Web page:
I had seen the signs for the Hausordnung posted in the S-Bahn before, the “Rules of the House” that govern the access to and use of the train stations in the city. But I had never read them. They were so long! But the last time in Munich I took the wrong train on my way out to a swimming pool outside the city and wound up alone on a platform in an exurb with a twenty-minute wait for the next train back to the main station. And so I read. First I read the posters for concerts and exhibitions, and then the mobile carrier ads, the train schedules and table of fare tariffs and, in the end, having exhausted the platform’s reading material, I read the house rules.
It was, as I said, a very long list of rules. They were set in the taut award-winning modernist font that Erik Spiekermann designed for the Deutsche Bahn. The text was crisply laid out with clear headings, appropriate use of white space and neatly leaded, red bulleted text. I don’t think I’ve ever seen rules laid out so attractively before.
It begins, as you think rules of the house should begin, all friendly and welcoming.
“Welcome to our station! We want all our guests to feel comfortable while they’re with us.”
And then it immediately gets serious: “The following rules are therefore to be observed.”
The German in the House Rules uses an impersonal imperative, as if they were obvious, universal rules that all sentient beings would follow as a matter of course. And then 500 words of rules and regulations ensue.
The level of detail is remarkable. Bicycling in the station isn’t permitted, but neither is kick-boarding, skateboarding or inline skating. Grafitti is banned, as expected, as is dirtying or damaging the station, but it’s spelled out: it’s forbidden to spray, paint, write on, besmirch, misuse or stick things on the station’s fixtures, surfaces, ceilings and walls. It sounds almost poetic in the German, this quartet of words for befouling the station: Besprühen, Bemalen, Beschriften, Beschmieren. Sticking things on the ceiling didn’t make much sense to me, but then I thought, ok, it’s just a matter of thoroughness.
There were rules to control the riffraff, the ones against rifling through the litter bins, begging, harassing other passengers and sitting or lying on the floors (or on the stairs or in the passageways or access tunnels), and others that you would have thought were rules of the land and not just of the house, like the one against selling drugs. Some of the regulations seem to have been an afterthought, added in the aftermath of an unusual accident, like the one against carrying metallic balloons. Oh, and you aren’t allowed to feed the birds.
You can’t play loud music but you can organize a live performance in the station if you get permission in advance. I thought that was cool.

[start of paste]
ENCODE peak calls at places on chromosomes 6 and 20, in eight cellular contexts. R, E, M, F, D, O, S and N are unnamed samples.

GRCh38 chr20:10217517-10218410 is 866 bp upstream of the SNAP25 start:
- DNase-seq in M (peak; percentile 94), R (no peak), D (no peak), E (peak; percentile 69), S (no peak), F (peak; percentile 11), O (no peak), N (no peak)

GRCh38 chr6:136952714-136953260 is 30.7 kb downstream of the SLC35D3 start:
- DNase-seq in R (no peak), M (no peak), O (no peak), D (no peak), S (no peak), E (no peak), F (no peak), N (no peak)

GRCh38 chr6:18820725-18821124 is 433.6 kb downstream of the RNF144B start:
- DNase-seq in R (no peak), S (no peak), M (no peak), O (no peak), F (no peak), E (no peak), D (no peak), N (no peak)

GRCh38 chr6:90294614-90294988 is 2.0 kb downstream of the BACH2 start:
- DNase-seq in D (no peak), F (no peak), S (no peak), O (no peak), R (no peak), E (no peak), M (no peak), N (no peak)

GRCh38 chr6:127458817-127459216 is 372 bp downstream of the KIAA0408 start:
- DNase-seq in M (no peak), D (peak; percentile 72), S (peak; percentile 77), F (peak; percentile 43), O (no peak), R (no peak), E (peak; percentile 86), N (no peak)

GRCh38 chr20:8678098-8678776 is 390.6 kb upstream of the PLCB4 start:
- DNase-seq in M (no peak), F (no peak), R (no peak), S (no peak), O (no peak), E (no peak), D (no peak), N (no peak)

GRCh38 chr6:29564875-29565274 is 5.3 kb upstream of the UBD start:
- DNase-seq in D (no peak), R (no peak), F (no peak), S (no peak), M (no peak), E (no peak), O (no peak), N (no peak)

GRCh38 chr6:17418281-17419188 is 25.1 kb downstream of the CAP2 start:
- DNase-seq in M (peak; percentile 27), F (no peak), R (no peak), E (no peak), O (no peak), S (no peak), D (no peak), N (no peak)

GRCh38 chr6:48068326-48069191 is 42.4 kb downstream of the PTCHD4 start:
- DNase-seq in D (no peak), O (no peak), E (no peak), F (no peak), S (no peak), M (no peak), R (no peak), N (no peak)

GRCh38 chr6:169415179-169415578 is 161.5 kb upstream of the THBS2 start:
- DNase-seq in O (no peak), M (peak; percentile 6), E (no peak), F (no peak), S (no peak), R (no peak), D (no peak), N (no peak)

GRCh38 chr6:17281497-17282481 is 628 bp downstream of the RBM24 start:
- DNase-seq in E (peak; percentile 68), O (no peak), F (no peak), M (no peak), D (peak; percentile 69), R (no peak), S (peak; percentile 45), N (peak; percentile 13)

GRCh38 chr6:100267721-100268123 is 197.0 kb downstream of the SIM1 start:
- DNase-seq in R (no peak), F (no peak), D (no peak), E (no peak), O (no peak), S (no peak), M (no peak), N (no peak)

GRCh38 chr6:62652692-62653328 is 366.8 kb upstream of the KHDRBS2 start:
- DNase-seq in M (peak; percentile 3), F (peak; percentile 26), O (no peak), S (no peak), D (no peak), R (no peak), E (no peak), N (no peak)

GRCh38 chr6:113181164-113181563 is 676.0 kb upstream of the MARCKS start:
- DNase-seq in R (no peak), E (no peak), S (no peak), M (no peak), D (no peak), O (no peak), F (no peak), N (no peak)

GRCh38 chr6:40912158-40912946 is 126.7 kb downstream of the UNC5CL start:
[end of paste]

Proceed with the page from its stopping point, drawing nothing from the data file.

Minor violations against the rules are dealt with by reprimands, more serious ones by Hausverbot—you’re declared persona non grata and the house is off limits—or prosecution and claims for damages, which I have no doubt actually happens in cases.
The prohibitions end with the following:
“In cases of the deliberate dirtying of the station, we will impose a handling fee of 40€ for the cleaning costs. The same fee will be imposed in the event that a dog soils the station. We wish you a pleasant stay and pleasant journey!”
To be fair, other cities have such regulations. The ones for the New York City subway are even longer, more exhaustively detailed and spelled out in the kind of language lawyers use when speaking to lawyers. These also reflect the particular problems encountered in the New York subways: “No weapon, dangerous instrument, or any other item intended for use as a weapon may be carried in or on any facility or conveyance… For the purposes hereof, a weapon or dangerous instrument shall include, but not be limited to, a firearm, switchblade knife, gravity knife, boxcutter, straight razor or razor blades that are not wrapped or enclosed in a protective covering, sword, shotgun or rifle.” It’s ok to carry an unloaded shotgun, though, provided you conceal it from view. I don’t think the rules are posted, though.
There may even be House Rules for the Athens subway, but I’ve never seen these either.
But the ones in Germany are posted. There was another set, just as long, at the swimming pool I finally managed to get to. In fact, it’s striking how ubiquitous the signs of the imperative are in German cities, governing who can do what under what circumstance and at what time.
I actually don’t think anyone—anywhere—needs these rules in order to conduct themselves civilly in a train station. Most people wouldn’t think of lying down in an access tunnel or spray painting the condom dispensing unit. The posted rules and orders and commands instead serve a different purpose, though ‘purpose’ is the wrong word, since what I mean is something latent and unarticulated. These signs, taken as a whole, cultivate a just-below-the-surface awareness of the existence of rules, so that even in a place where they’re not posted, you conduct yourself as if there were a set of house rules. In fact, you probably subconsciously invent rules in places where they’re posted.
It is symbolic that the S-Bahn regulations (which the New York MTA calls “Rules of Conduct”) are called “Rules of the House” and that they address the passenger as a guest. Admittedly, the regulations are the expression of authority, at least that of the train’s management. But in a way they are also the encapsulation of the collective will of the community for the good of the community, or at least of the will of the vast majority of its members who are not beggars, graffiti vandals and persons deeply attached to metallic balloons. Perhaps this plethora of posted commands and regulations seems oppressive for those of us who live in a country where our approach is less imperative than infrahortative, where in the place of signs and ordinances we have pleas of discouragement without much bite, as witnessed in the complete failure of two successive smoking bans.